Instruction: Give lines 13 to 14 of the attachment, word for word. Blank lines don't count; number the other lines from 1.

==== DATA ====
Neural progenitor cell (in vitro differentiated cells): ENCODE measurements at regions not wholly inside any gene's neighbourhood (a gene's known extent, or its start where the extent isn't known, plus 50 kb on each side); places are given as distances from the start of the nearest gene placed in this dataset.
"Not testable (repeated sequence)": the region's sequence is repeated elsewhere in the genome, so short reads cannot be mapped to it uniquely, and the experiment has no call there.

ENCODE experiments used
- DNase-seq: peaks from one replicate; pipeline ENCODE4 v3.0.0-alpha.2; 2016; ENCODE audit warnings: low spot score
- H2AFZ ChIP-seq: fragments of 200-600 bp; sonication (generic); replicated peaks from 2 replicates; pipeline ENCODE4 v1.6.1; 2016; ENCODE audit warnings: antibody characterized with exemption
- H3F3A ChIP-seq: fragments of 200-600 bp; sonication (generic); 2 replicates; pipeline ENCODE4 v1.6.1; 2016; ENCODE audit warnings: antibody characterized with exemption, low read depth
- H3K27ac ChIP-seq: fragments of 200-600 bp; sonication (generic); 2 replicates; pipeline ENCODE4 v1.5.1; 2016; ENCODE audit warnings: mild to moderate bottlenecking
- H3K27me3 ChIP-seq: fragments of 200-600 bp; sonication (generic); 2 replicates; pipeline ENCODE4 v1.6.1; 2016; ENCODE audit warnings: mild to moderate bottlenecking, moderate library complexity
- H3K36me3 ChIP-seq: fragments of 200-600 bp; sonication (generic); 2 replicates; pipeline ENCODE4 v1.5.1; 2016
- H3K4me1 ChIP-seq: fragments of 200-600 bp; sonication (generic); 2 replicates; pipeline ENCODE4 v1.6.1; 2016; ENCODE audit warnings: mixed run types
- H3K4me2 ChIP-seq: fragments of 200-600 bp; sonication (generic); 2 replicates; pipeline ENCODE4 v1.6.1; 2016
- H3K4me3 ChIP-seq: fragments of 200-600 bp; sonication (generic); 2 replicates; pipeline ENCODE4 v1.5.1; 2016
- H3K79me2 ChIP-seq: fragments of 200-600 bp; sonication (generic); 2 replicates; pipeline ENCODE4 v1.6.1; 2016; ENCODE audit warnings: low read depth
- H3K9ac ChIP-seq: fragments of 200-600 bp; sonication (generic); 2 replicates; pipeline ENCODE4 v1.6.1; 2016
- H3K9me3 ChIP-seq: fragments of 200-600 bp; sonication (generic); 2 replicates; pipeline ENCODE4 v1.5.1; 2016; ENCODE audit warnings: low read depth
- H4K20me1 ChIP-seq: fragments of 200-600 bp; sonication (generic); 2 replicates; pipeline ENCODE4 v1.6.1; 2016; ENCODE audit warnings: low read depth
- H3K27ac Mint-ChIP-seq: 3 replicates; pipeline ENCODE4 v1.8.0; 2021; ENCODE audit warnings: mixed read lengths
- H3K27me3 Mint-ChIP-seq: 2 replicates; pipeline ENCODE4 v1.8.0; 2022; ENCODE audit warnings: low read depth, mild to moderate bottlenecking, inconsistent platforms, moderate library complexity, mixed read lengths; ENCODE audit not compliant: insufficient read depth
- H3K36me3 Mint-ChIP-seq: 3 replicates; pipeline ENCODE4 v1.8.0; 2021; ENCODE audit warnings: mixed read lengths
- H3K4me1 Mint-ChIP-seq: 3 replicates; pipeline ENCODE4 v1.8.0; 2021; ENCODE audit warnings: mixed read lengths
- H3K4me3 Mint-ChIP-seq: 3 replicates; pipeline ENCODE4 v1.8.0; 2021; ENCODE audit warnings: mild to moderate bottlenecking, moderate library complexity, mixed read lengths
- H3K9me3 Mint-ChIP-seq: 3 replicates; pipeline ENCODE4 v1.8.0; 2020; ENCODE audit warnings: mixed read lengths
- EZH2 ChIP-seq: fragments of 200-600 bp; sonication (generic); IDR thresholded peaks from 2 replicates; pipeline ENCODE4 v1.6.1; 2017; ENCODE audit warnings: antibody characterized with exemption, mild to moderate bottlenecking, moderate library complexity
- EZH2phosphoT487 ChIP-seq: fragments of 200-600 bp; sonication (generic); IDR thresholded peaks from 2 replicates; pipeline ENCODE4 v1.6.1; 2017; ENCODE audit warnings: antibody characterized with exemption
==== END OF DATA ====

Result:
- H3K79me2 ChIP-seq: fragments of 200-600 bp; sonication (generic); 2 replicates; pipeline ENCODE4 v1.6.1; 2016; ENCODE audit warnings: low read depth
- H3K9ac ChIP-seq: fragments of 200-600 bp; sonication (generic); 2 replicates; pipeline ENCODE4 v1.6.1; 2016